Training the Next Generation to Understand What Public Health Is and Can Do

Author Victoria Zigmont reflects on the importance of teaching children about public health and why she wrote a book to help them.

Some of my favorite memories growing up involve reading books. Saturdays, time after school and summers involved in the summer reading program at our local public library. My first “real” job was working as a page at the local public library. Some of you may remember the “Book It” program that Pizza Hut ran in the 90s–I also participated in that, which combined my love of books with a love of pizza. However, most people from New England would argue that Pizza Hut is not “real pizza.” Looking back, it is no wonder that my dream job is being a university professor. As I reflect on those memories, and my positive relationships with books that were forged early, I am surprised that I waited so long to write my first children’s book The ABC’s of Public Health.

Public health is the science and art of preventing diseases. The public health system is responsible for prolonging life and promoting both physical and mental health. Fortunately (or unfortunately) many people now know what public health does because of our shared experience of the COVID-19 pandemic over past three years. People even know what an epidemiologist is (I haven’t been asked if I study skin since before the COVID-19 pandemic in 2019).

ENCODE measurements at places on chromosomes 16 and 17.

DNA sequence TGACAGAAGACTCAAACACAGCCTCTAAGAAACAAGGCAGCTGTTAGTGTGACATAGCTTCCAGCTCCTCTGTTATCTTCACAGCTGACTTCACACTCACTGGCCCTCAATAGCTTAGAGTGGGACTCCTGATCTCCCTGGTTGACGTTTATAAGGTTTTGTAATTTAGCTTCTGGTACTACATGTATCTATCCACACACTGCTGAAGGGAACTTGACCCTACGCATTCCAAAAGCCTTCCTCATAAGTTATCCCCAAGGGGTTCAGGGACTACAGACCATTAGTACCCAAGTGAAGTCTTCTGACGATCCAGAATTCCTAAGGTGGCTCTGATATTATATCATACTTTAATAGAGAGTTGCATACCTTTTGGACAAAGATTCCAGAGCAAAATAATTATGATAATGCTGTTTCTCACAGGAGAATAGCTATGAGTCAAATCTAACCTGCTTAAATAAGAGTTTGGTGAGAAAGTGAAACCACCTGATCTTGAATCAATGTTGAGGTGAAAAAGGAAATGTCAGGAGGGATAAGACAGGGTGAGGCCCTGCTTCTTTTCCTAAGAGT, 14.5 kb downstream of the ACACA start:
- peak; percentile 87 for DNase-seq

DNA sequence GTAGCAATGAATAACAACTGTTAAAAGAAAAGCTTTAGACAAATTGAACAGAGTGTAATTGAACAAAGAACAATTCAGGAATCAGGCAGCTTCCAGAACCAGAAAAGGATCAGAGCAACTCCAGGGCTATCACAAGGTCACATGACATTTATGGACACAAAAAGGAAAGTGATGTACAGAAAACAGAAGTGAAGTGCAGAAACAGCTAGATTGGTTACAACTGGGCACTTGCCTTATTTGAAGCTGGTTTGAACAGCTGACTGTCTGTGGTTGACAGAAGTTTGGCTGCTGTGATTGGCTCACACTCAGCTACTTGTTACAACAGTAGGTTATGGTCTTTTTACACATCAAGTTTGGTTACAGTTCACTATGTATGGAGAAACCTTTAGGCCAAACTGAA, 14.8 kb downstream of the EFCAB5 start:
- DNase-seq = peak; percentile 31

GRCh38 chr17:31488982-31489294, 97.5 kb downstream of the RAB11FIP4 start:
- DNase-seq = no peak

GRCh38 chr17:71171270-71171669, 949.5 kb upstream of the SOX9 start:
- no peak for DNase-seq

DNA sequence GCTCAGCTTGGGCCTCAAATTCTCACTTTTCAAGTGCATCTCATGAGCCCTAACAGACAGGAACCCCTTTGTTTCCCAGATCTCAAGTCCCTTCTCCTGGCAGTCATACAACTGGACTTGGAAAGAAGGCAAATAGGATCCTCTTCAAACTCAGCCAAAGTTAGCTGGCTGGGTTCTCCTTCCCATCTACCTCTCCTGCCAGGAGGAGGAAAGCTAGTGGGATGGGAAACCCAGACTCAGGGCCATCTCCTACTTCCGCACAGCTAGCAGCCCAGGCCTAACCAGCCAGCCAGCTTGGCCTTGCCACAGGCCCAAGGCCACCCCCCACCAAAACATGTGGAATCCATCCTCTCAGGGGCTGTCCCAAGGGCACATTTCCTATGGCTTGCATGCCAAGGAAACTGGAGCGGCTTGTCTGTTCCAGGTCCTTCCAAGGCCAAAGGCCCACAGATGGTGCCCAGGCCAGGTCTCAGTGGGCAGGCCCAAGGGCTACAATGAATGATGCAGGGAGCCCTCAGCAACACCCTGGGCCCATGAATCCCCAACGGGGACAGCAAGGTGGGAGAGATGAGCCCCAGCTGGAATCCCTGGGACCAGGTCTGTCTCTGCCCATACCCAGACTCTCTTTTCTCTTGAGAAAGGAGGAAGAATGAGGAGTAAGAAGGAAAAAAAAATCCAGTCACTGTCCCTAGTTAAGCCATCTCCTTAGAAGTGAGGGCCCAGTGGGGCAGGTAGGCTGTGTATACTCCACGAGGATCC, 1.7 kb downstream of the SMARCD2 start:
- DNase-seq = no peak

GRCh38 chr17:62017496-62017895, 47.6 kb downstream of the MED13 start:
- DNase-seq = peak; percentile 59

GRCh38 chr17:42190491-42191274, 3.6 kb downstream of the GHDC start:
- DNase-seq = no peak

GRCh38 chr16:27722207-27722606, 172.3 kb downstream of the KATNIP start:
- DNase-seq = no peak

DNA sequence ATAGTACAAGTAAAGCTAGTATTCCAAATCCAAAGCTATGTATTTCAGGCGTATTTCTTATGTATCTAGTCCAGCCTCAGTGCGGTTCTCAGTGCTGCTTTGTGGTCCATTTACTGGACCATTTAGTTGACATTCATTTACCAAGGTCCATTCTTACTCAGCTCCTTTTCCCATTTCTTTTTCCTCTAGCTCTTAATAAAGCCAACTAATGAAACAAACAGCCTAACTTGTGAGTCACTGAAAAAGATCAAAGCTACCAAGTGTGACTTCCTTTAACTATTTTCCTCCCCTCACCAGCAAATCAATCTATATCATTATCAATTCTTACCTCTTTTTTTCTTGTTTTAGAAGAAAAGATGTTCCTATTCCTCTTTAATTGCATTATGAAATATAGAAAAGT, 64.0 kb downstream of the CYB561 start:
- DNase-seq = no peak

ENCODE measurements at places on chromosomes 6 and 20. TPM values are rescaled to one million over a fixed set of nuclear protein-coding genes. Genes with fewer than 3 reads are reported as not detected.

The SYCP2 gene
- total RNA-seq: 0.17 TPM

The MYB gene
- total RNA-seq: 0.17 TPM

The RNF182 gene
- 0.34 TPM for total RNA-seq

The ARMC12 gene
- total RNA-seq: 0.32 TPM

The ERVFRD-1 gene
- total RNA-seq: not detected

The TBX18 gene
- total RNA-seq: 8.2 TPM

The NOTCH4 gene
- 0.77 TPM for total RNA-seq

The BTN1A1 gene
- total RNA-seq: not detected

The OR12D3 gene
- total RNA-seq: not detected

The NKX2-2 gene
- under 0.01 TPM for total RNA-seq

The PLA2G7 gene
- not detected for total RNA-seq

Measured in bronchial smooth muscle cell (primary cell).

As a professor at University of Mississippi (Ole Miss), as I talk to students, I commonly hear the repeated story that they wish they had learned about public health sooner. For me, it was 3 years after graduating from college that I put the pieces together that this was the right professional home for me after I read Tracy Kidder’s book about Paul Farmer Mountains Beyond Mountains. It is still one of my favorite books today. I want public health to be accessible to everyone and to inspire the next generation of our students to move the field further. Representation is important in this field, as we work to improve the health of our local communities. I knew I needed to write this book when I was scanning the books available for young children and saw that there was a hole in the market; there were popular books for the “ABC’s of Engineering” or “ABC’s of Medicine” but no similar books about what public health is and does.

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My hope for The ABC’s of Public Health is that parents, friends, and family members will share the contents of this book with the children in their networks, and this will help to spread the word about what public health is. If more people know what public health does, and appreciate its value to society, it will bring everyone closer to the goal of living longer and healthier lives. This book is dedicated to the public health workforce who protect and improve the health of people and their communities.